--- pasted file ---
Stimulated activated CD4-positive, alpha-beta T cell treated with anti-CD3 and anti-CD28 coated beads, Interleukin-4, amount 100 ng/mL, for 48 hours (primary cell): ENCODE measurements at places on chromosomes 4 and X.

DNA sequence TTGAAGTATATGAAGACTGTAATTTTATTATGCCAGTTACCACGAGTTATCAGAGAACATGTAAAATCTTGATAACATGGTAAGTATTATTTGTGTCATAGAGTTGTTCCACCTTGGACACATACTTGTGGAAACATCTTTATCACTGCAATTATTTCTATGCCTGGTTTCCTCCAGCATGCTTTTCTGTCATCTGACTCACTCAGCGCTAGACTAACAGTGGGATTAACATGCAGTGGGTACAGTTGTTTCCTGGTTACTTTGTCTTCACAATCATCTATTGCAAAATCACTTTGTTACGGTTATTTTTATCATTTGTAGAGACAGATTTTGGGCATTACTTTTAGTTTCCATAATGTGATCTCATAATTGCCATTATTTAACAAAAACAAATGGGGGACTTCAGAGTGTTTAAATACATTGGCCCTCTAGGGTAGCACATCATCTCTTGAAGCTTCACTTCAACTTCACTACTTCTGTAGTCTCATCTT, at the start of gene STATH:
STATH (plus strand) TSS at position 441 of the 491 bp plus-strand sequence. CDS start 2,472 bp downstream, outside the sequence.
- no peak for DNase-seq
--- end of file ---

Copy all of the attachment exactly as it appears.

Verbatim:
Stimulated activated CD4-positive, alpha-beta T cell treated with anti-CD3 and anti-CD28 coated beads, Interleukin-4, amount 100 ng/mL, for 48 hours (primary cell): ENCODE measurements at places on chromosomes 4 and X.

DNA sequence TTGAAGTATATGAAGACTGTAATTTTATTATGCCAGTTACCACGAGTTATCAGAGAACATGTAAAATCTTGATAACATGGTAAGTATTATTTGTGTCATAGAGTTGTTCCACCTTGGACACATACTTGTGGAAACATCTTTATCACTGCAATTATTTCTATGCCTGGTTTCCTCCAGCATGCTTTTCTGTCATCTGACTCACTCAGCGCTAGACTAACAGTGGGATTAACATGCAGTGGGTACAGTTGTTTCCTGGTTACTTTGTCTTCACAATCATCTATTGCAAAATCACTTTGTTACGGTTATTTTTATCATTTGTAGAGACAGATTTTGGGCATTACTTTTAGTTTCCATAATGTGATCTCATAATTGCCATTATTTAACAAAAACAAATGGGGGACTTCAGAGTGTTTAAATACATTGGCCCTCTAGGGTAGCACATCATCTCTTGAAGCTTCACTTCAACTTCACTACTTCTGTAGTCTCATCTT, at the start of gene STATH:
STATH (plus strand) TSS at position 441 of the 491 bp plus-strand sequence. CDS start 2,472 bp downstream, outside the sequence.
- no peak for DNase-seq